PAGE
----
During the weeks leading up to this day I had been told the details of where he'd be deploying and what their missions would consist of. It would not be void of danger. I would try to share my worry and sadness with Dean only to be met with his thoughts that this would be no big deal and that I was worrying for nothing. I tried to help him empathize by asking him to picture his cute, little, innocent, 6 year old being in danger and telling him that that's what this was like for me - training or no training - I'm the mom and I don't know what that training is like. He tried to understand but his emotions never could match mine.

So now we sat in the car and Dean did his best to understand how hard this was for me. I still don't know why my head can understand something and my heart just has a mind of its own. So my heart is breaking while my head thinks I'm being silly. My head is wondering why I didn't express any of this before, while Josh was here, would it have helped him? Would it have been important to him to know how I really feel? Hell, I didn't even know how I would really feel until that hug and watching him walk away. So the answer is obvious!

I took him to that bus yesterday morning and since then I've been forced to get out of my pajamas once and outside of that I've been in them. I just feel overwhelmed with bummed-out-ness. I'm just physically sad and depressed and he's not even in danger yet! He went to freaking Texas first for more training. But he's gone and I guess that's all that matters to my heart.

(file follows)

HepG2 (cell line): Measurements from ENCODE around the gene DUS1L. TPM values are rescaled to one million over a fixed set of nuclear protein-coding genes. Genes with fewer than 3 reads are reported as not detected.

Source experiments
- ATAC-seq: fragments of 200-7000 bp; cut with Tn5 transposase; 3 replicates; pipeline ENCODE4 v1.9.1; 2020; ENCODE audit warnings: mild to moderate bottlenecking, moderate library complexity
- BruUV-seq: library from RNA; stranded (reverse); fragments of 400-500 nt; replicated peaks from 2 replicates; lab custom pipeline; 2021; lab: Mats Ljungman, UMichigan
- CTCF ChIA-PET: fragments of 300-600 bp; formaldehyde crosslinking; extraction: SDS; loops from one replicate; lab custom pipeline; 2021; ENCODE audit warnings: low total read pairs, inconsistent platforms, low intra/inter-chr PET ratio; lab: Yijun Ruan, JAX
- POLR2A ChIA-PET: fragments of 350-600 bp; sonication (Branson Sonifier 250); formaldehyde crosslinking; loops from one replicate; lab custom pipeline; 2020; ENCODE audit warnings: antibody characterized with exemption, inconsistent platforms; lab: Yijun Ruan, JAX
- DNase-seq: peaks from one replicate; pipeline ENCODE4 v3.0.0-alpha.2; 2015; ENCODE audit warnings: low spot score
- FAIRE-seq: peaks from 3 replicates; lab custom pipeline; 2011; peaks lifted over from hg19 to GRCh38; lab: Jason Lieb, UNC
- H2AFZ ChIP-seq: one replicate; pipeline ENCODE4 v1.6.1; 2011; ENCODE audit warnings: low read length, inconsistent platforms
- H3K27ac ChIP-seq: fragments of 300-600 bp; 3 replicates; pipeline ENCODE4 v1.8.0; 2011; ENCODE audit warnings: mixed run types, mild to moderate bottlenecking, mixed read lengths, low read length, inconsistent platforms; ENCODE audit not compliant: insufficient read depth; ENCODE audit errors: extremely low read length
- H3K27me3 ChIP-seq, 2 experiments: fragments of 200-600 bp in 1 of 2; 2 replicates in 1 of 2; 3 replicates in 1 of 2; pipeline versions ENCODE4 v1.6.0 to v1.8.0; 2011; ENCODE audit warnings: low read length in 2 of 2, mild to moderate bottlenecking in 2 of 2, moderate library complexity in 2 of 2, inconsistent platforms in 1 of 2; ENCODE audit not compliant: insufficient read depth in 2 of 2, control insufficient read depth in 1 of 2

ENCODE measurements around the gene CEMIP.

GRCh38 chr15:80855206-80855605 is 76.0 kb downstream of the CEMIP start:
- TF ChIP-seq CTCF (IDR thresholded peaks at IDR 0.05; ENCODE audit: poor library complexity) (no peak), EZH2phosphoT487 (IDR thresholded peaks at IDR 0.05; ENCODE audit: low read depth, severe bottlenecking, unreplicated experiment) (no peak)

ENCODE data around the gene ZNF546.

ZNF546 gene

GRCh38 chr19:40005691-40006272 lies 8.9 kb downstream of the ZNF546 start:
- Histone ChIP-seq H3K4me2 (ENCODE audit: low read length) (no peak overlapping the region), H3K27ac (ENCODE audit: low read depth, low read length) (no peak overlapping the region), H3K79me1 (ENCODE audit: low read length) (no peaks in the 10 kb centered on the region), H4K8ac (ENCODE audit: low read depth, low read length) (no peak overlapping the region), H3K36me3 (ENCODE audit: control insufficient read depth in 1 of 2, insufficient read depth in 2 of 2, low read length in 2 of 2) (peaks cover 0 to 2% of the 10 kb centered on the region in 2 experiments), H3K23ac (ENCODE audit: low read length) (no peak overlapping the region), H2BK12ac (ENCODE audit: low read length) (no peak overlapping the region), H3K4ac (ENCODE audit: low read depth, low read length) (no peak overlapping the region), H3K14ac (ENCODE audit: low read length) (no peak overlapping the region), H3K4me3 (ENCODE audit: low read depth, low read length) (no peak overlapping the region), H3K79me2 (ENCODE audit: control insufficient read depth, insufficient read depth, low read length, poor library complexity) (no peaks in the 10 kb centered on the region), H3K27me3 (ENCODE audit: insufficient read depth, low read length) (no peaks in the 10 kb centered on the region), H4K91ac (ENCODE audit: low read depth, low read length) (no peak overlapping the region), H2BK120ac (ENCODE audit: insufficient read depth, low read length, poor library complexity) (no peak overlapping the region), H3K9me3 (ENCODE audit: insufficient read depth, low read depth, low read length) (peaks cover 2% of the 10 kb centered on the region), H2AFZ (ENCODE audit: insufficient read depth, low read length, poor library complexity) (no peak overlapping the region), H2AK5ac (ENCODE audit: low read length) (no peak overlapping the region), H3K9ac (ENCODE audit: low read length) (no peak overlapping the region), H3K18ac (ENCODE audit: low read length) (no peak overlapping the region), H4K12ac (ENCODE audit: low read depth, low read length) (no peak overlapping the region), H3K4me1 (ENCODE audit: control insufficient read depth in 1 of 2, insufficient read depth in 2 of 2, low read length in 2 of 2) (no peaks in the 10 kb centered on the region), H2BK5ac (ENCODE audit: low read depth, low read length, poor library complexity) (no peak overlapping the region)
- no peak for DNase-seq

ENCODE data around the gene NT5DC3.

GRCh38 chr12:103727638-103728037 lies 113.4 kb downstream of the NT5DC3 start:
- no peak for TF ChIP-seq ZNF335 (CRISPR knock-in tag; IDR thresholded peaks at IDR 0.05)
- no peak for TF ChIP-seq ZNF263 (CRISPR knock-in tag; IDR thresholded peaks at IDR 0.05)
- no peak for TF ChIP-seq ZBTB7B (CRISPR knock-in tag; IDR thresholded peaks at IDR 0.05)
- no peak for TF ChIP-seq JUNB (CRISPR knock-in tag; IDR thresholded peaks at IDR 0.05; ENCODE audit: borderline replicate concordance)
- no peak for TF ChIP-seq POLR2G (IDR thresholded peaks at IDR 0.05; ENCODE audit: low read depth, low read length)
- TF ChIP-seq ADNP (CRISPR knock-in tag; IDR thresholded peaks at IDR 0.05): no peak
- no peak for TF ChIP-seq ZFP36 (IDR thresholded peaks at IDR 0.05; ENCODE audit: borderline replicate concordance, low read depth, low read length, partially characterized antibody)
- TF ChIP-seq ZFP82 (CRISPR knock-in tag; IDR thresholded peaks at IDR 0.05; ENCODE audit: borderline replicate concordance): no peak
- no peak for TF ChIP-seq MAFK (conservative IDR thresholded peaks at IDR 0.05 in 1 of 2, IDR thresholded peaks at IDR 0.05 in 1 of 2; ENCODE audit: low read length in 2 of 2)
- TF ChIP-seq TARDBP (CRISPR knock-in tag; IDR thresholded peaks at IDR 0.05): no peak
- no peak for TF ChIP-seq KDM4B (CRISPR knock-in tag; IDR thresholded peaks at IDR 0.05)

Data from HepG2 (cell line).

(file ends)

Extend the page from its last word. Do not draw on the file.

You see because of my unique predicament, I realize the reality that there is a 99.9% chance that the boy I birthed, the boy I read to and taught, who I took to football practice and Sea Cadets, the boy I homeschooled for a few years and who I fought with, the boy I helped graduate from high school by the skin of his teeth walked away from me yesterday and isn't coming back! That boy, who hasn't been innocent in quite some time (he IS 21 years old), will go and see things and experience things that no training can really prepare him for. I know now that there are more than two options - coming home or dying - I know the giant third option that is the most likely - his body will come home but his soul will have changed and his spark will be different. Yes this time is much different because he's not my best friend, my partner, my most intimate which Dean was. This time is a whole different journey that can't really be compared to the first one I walked. There are similarities - the worry - the wonder - the hope - the sadness - but ultimately nothing can prepare you for what you don't know.

Saturday, January 25, 2014

My song

A husband with a TBI and PTSD means that most of the time he doesn't share his feelings for me with me. I have to ask or prompt him. In his world, he loves me and just thinks he tells me so of course I should know, and he's content. In my world, he's distant and busy and is always giving something else his attention and focusing so hard on it that he can't spare even a look in my direction, and I'm lonely. Even when I'm working close to him helping him figure something out or research something or complete a task there are no "feelings"'s only work.